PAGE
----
Energy Crisis in Pakistan 5consumption of natural gas is projected to increase by nearly 70 percentbetween 2002 and 2025, with the most vigorous growth in demand expectedamong the emerging economies. Consumption of natural gas worldwideincreases in the forecast by an average of 2.3 percent annually from 2002 to2025, compared with projected annual growth rates of 1.9 percent for oilconsumption and 2.0 percent for coal consumption. The electric power sectoraccounts for almost one-half of the total incremental growth in worldwidenatural gas demand over the forecast period. South Asia is important to world energy markets because it contains1.3 billion people and is experiencing rapid energy demand growth. AfterIndia, Pakistan and Bangladesh are the next largest South Asian countries inthese categories. Economic and population growth in South Asia have resultedin rapid increases in energy consumption in recent years. The major energyissues facing South Asian nations today are keeping up with rapidly risingenergy demand. Agency for energy consumption has projected that by the year2010 South Asian countries shall be consuming more than double the currentlevels of primary commercial energy. Pakistan’s largest energy source is natural gas, with demand andimports growing rapidly. Currently, natural gas supplies 49 percent of Pakistan’s energy needs.According to the Oil and Gas Journal (OGJ), as of January 1, 2005, Pakistanhad 26.83 trillion cubic feet (Tcf) of proven natural gas reserves. Pakistan islooking to increase its gas production to support increasing consumptionthrough Pipelines from Iran and Turkmenistan. Currently, Pakistan ranks thirdin the world for use of natural gas as a motor fuel, behind Brazil andArgentina. In addition, Pakistan hopes to make gas the fuel of choice forfuture electric power generation projects. Pakistan ambitiously seeks toincrease oil production through new alliances with foreign companies.Pakistan’s net oil imports are projected to rise substantially in coming years asdemand growth outpaces increases in production. Pakistan will see power shortages by 2007 unless actions are taken toincrease generation and reduce transmission losses. Pakistan has 18 gigawatts(GW) of electric generating capacity. Thermal plants using oil, natural gas, andcoal account for about 70 percent of this capacity, with hydroelectricity(hydro) making up 28 percent and nuclear 2.5 percent. Pakistans total powergenerating capacity has increased rapidly in recent years, largely due to foreigninvestment, ultimately leading to a partial alleviation of the power shortages.Pakistan often faces load shedding in peak seasons. Transmission losses areabout 30 percent, due to poor quality infrastructure and a significant amountof power theft. Periodic droughts affect the availability of hydropower. TheGovernment is understandably engaged in a vigorous effort to expand thenation’s power generation capacity through building of dams and invitingforeign investors for establishing thermal units in the country. The things are,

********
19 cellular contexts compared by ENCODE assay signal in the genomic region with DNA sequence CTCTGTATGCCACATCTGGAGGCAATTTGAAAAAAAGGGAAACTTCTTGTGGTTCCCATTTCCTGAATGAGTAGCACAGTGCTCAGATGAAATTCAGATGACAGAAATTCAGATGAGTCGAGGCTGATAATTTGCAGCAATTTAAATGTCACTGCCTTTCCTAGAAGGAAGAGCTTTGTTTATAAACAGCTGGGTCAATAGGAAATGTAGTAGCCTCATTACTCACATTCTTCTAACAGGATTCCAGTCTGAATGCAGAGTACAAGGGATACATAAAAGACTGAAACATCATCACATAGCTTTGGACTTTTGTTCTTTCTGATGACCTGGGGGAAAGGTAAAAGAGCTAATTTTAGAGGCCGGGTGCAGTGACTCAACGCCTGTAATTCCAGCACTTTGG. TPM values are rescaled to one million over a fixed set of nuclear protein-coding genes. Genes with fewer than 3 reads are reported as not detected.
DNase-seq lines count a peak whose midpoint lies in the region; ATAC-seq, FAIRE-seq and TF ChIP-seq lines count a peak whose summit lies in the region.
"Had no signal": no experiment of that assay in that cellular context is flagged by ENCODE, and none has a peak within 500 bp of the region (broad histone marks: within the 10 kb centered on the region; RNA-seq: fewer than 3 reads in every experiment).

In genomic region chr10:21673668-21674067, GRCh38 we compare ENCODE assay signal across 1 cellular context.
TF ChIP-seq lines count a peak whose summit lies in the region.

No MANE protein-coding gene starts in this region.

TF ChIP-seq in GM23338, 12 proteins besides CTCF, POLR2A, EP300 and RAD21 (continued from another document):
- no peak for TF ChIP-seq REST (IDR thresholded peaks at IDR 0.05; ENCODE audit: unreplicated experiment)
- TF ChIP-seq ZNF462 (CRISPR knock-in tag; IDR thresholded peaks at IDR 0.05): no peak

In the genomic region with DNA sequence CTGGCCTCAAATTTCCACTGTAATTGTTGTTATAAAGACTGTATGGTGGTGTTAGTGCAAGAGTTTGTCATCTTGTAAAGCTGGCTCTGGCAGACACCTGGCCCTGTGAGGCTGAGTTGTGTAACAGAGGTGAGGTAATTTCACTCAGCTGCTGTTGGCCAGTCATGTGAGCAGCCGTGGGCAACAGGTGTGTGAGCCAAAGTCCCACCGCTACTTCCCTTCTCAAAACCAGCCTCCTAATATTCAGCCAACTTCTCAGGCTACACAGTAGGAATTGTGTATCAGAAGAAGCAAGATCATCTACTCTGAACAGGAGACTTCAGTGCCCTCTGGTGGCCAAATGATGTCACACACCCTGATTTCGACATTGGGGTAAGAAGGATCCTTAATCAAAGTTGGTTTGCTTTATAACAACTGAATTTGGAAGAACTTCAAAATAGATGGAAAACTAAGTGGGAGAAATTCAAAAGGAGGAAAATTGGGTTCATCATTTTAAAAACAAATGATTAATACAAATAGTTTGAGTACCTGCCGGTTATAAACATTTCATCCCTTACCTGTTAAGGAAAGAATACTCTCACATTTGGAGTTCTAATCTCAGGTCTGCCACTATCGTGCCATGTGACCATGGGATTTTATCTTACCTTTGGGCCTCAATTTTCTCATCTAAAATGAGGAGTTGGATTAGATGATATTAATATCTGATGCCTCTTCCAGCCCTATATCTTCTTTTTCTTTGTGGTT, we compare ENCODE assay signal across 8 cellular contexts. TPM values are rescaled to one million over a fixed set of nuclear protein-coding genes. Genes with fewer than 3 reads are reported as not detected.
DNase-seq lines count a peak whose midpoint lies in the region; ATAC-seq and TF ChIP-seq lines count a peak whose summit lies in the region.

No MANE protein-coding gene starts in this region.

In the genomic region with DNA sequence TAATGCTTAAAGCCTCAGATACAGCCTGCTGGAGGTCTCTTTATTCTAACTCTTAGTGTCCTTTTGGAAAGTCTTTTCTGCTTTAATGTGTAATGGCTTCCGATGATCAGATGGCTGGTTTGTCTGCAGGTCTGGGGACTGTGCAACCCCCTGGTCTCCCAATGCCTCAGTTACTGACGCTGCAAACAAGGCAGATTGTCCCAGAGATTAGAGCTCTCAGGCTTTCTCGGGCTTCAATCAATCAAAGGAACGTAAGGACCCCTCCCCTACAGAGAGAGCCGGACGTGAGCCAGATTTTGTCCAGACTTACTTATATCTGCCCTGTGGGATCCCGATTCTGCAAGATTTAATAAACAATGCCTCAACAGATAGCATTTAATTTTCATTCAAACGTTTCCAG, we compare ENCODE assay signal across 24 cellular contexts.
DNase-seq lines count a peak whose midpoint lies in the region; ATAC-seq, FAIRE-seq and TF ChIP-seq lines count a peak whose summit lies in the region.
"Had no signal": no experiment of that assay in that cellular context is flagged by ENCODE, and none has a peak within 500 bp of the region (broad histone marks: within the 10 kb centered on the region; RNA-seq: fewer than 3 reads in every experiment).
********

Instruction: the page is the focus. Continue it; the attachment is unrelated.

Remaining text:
6 IPRI Factfilehowever, seemingly getting out of its hand due to the yawning gap betweensupply and demand of electricity. Coal currently plays a minor role in Pakistan’s energy mix. However,Pakistan contains an estimated 3,362 million tons, sixth largest in the world.President Musharraf has stated that coal should make up more than thecurrent 1 percent of electric power generation in Pakistan. The PakistaniMinistry of Industries and Production has granted a Chinese company to buildtwo coal-fired power-generation plants to supply 600 MW of electricity. Asidefrom power plants generated by coal, Pakistan is also working to expand theuse of wind turbines. For instance, the Pakistan Alternative EnergyDevelopment Board (AEDB) recently approved New Park Energy Phase I, a400-MW wind project near Port Qasim. Energy cooperation is the key to regional development. Pakistan’sgovernment is working on plans to build an Iran-Pakistan-India (IPI) pipelinethat spans from Iran’s massive reserves to Indian markets across Pakistaniterritory. Russia’s biggest gas producer, Gazprom, has recently shown interestin the $7.4 billion pipeline project and has indicated its desire to invest in it.While Iran and Pakistan have made agreements to move forward, India stillremains reluctant due to its recent nuclear deal with USA. Iran has offered tocover 60 percent of the construction costs of the pipeline and Pakistaniofficials have stressed their ability to safeguard the pipeline. Iran will lay thepipeline from Pars to Pakistani border. Islamabad will build the pipeline fromthe Iranian border to its Central Pakistani city of Bhong in District RahaimYar Khan. Both countries have discussed the gas pricing formula, projectstructure, its feasibility, gas off-take volumes and the gas sales and purchaseagreement. In spite of US pressure for not building IPI pipeline, Pakistanremains determined for the pipeline. In fact, in the face of the US pressureagainst IPI, now two pipelines from Iran are under "active consideration" —one for Pakistan and the other for India, through Pakistan. If India participatesin IPI project, Pakistan will be entitled to transit fee. But, if Pakistan builds thepipeline from the Iranian to the Indian border, then it will also be entitled totransportation charges. This is the great vision of President Pervez Musharraf and PrimeMinister Shaukat Aziz according to which Pakistan is going to become anenergy corridor for China. Islamabad’s negotiation for a second transnationalgas pipeline from Turkmenistan to Pakistan via Afghanistan (TAP) alsoentered a final stage because experts are of the view that Pakistans fastgrowing energy demand requires laying two gas pipelines. Washingtonsupports the TAP project and has assured the pipeline’s security throughAfghanistan. It also holds good prospects for other South Asian users,depending on the size of supplies that Turkmenistan can arrange. The plans tobuild a third transnational gas pipeline from Qatar to Pakistan and India—-Gulf-South Asia Pipeline (GUSA)-—seem to have slowed down because of